On the Giving and Taking of Advice

In which wisdom comes slowly, if at all

After doing the episode on How to Outline any story and a YouTube Video called "How Story Structure Works" I have found myself being asked for advice about particular stories that people are writing. Even as I've given my, I haven’t totally been convinced it was a good idea; for me, or the person I was giving advice to.

In fact, the more I've thought about it, the more dubious I've become about the whole business of giving advice, especially when unpaid. I'll get into the reasons why in a moment, but first I'd like to observe that the giving of advice is a universal thing. As a species, we love to tell other people -- even total strangers, what we think they should do. And close friends, and family members, well, I'm certain you know how those people could be doing something better.

Except, do you? Do you really? Because the first problem with advice is the assumption that you have enough of the correct information about another person's situation to not only diagnose what's going on, but also prescribe a remedy. And this is almost certainly not the case. Because life is very complicated. Especially the internal life of human beings.

It is kind of a founding principle of the Enlightenment that decision-making should be, as far as possible, pushed down to the people who the decision affects the most. That is to say you should be the one to make the important choices about your own life.

Sure, you should seek out experts, you should do research, be thoughtful -- but when you look very closely, experts are terrifyingly limited and often wrong. Because, by definition, it is impossible to be an expert in everything. And the important decisions in life are about big messy things. Big decisions are about everything. Or you might say, or how things are to be traded off with other things.

So, I argue, the only expert in your life is you. You not only have the best insight into what would be worthwhile for you, but you also have the greatest incentive to make good decisions. Not that you or anyone else always will always make the best or even good decisions, but that seems to be the least bad way to conduct a society.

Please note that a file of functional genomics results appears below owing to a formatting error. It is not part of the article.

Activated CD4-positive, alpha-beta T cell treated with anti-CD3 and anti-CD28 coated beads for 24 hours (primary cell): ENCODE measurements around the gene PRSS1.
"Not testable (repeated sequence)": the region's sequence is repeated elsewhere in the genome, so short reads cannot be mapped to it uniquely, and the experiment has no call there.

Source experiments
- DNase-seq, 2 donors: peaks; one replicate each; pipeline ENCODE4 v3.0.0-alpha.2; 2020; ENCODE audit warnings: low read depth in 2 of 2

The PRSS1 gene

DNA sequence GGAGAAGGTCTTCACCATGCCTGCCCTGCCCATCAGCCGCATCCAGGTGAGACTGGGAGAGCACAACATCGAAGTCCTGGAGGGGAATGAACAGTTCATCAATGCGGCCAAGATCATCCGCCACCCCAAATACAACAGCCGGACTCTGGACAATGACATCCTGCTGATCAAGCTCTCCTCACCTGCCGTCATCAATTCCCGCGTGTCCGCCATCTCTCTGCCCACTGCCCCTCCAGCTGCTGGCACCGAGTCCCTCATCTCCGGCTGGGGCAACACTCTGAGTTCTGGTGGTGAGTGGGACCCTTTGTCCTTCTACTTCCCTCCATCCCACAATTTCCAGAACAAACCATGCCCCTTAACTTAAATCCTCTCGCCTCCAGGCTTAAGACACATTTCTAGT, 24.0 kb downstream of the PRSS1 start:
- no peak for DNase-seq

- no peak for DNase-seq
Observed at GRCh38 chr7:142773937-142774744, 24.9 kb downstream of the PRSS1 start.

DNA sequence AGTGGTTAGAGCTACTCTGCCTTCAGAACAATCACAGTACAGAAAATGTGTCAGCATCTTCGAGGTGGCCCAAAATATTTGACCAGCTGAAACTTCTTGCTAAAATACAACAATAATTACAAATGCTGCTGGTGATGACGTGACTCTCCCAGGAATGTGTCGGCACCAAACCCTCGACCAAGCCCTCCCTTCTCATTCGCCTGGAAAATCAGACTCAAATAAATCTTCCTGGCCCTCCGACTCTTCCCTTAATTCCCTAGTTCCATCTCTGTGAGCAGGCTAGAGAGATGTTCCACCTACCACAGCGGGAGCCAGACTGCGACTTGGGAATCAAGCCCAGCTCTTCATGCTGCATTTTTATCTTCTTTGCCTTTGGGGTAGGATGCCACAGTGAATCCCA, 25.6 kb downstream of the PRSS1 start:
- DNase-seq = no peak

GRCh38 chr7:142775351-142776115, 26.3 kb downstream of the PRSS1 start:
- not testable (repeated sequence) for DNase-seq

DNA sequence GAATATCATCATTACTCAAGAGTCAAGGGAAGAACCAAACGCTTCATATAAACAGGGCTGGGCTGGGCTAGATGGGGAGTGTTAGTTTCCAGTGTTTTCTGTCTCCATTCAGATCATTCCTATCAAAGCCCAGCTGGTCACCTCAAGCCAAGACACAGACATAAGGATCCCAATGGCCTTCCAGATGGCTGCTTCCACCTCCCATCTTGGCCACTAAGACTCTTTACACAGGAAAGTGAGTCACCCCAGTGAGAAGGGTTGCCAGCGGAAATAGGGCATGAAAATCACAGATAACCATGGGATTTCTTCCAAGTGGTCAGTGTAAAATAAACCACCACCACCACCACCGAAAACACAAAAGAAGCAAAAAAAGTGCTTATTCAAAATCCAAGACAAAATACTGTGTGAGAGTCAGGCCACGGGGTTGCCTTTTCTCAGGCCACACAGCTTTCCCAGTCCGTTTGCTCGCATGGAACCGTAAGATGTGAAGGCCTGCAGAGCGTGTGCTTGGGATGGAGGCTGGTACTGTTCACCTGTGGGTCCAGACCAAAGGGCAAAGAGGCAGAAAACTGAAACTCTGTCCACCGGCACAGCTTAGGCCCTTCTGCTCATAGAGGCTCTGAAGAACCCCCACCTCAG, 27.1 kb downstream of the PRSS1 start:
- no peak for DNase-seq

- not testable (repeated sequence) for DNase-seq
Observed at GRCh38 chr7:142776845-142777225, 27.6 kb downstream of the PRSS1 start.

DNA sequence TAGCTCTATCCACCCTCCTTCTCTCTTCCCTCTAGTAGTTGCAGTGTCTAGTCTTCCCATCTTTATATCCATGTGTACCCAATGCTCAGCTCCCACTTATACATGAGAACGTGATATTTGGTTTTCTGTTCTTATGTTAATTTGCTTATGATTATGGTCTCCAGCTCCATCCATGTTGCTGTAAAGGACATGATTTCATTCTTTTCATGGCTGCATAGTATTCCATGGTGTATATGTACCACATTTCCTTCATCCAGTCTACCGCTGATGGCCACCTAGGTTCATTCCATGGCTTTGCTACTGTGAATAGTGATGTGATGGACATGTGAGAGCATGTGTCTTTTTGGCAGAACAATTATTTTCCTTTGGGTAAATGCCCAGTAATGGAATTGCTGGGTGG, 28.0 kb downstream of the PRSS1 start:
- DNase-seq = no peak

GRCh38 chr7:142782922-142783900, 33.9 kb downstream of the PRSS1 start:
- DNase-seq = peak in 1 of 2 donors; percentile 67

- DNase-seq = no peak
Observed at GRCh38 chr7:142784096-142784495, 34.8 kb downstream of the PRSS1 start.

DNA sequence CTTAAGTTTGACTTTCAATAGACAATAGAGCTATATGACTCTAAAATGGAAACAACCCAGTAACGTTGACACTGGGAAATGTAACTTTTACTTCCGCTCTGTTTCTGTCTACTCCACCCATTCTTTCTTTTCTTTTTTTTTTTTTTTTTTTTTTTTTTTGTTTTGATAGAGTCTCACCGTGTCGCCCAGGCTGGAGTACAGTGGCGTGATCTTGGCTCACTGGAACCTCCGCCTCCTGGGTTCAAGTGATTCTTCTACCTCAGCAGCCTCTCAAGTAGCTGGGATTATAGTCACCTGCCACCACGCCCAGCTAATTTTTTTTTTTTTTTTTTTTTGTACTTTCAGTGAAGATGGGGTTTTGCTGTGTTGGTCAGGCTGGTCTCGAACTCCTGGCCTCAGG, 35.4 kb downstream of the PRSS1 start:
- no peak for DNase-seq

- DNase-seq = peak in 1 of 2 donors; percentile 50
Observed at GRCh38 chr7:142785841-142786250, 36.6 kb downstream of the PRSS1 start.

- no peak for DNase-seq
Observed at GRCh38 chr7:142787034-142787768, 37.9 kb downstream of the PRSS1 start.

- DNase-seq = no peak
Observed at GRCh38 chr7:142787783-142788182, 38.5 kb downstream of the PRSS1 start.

It’s also the only moral solution. Remove meaningful choices from people's lives and you've effectively enslaved them. Which you might be comfortable with, but I'm not.

But even with my discomfort, I still have the urge to give advice and get upset when it is not followed. I mean damnit people, I have lived through things. I been around. And I sincerely do my best to come up with the best course of action when someone asks.

So let's call that the first problem with advice. You feel bad when your advice is ignored. Sometimes even when your advice should be ignored.

I think the second reason not to give advice is that it might not even help people when they take it. Because of something called the "Curse of Knowledge." You see, when you know something, the curse is you can't imagine not knowing it. Go on, forget that 2+2 is 4.

When somebody asks me how I do something I'm very good at -- Unless I really work at it — I'm probably giving an answer that's not very useful. An answer that only makes sense if you already understand how to do that thing well.

This can be overcome and a lot of my professional career has been helping people explain things they know to an audience that doesn't know them. My biggest assets in this process are ignorance and curiosity. And language skills, of course. It's no exaggeration to call this English-to-English translation.